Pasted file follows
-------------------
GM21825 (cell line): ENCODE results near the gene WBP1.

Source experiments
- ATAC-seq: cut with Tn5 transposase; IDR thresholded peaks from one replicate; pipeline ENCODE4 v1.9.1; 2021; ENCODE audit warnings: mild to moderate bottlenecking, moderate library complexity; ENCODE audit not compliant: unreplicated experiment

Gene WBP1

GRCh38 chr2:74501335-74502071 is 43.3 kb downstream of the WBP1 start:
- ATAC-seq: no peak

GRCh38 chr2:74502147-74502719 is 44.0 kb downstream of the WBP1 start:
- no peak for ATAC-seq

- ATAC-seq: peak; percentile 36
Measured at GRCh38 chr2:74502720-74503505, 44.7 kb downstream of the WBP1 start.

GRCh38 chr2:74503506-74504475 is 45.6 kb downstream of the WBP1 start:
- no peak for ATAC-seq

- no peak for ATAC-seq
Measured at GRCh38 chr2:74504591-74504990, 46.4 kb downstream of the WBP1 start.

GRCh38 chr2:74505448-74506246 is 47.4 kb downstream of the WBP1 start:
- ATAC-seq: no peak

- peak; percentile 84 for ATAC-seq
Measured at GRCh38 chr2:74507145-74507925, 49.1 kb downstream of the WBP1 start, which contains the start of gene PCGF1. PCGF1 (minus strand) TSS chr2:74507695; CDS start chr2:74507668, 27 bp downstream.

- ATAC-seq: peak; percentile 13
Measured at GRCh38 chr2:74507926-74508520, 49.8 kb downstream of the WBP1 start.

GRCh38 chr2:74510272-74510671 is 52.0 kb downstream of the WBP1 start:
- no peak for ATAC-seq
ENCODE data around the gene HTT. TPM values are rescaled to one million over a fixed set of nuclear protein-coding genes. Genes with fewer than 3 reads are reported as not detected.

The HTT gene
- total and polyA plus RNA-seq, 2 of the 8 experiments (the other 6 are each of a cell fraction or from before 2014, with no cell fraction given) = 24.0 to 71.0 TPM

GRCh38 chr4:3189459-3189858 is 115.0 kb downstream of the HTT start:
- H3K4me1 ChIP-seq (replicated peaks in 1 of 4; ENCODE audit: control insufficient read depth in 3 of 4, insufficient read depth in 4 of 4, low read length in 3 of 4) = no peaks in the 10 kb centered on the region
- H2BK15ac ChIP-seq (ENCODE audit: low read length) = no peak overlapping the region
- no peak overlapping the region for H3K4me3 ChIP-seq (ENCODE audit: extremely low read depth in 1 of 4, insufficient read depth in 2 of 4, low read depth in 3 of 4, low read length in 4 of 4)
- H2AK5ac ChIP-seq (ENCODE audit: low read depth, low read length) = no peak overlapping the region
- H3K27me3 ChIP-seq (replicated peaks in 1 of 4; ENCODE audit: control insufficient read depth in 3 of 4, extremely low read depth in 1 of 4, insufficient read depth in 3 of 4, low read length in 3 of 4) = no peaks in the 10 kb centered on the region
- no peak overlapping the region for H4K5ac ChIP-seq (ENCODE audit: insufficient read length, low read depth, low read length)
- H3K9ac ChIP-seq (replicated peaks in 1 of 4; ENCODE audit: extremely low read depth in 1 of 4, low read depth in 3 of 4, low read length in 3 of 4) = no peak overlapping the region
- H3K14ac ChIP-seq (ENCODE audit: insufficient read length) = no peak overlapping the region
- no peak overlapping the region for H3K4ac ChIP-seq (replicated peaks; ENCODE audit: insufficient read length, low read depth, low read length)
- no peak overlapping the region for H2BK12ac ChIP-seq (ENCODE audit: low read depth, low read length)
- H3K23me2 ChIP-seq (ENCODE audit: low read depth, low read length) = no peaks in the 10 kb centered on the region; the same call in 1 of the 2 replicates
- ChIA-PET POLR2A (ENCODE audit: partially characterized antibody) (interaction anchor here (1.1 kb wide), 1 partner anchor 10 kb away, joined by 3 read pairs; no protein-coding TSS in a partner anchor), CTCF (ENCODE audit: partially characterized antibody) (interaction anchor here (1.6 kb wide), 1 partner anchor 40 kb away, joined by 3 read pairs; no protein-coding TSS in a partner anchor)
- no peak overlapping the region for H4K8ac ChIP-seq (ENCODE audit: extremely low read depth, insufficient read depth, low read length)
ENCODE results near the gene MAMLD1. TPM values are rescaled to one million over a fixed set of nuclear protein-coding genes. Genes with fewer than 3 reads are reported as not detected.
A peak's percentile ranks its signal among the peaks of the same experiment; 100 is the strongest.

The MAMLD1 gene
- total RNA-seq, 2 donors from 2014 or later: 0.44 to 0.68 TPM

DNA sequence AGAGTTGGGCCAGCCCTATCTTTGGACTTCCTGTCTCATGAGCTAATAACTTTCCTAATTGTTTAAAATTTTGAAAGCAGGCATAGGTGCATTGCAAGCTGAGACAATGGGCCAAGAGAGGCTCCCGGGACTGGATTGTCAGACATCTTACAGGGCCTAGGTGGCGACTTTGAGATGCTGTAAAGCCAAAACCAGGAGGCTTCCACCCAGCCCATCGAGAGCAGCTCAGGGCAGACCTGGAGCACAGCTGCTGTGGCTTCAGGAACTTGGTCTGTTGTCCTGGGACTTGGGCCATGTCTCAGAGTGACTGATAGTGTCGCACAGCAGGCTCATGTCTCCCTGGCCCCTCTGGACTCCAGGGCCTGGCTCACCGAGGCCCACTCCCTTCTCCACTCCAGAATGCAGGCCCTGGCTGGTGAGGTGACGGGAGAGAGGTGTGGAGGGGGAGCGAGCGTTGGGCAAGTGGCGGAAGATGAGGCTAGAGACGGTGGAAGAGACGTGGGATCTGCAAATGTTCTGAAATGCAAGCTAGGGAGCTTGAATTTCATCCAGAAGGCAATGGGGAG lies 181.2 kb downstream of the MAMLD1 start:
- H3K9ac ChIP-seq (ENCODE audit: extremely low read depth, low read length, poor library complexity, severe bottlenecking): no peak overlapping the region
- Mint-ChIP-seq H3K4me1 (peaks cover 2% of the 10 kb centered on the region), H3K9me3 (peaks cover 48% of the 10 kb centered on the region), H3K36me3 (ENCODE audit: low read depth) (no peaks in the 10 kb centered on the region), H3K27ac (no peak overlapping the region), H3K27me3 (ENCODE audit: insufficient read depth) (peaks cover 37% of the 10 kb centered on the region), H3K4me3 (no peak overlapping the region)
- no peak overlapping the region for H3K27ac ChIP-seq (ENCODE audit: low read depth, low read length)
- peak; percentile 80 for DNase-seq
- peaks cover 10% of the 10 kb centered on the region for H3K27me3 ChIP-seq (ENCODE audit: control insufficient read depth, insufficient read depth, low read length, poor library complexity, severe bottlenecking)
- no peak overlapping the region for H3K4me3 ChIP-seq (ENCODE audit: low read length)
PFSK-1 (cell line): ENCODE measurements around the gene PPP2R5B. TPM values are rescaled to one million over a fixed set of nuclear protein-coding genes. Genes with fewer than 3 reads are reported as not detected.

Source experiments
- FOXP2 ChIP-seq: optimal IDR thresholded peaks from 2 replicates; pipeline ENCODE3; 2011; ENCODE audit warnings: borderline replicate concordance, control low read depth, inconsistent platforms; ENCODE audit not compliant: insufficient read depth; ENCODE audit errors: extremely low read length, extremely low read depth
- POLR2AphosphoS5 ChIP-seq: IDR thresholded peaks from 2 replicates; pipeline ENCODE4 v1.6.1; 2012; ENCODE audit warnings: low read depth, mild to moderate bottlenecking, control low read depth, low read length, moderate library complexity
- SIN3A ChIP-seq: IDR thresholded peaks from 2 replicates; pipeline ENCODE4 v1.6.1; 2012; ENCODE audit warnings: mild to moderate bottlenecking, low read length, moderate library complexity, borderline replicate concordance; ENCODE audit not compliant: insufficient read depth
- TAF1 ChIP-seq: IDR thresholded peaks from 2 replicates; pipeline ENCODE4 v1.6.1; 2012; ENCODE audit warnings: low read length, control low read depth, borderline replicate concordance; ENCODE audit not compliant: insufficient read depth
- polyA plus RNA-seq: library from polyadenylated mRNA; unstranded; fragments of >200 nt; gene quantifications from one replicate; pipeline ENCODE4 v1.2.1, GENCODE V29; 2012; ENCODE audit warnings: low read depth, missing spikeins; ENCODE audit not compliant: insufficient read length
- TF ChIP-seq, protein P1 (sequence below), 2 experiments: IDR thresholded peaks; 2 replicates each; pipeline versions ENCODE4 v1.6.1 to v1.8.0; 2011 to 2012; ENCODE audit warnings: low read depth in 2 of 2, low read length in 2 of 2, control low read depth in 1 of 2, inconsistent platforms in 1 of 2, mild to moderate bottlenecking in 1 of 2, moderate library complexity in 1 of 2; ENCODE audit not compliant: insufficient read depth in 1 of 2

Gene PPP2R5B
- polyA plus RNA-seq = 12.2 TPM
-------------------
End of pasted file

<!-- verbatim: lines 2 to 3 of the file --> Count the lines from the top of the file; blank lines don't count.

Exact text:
Source experiments
- ATAC-seq: cut with Tn5 transposase; IDR thresholded peaks from one replicate; pipeline ENCODE4 v1.9.1; 2021; ENCODE audit warnings: mild to moderate bottlenecking, moderate library complexity; ENCODE audit not compliant: unreplicated experiment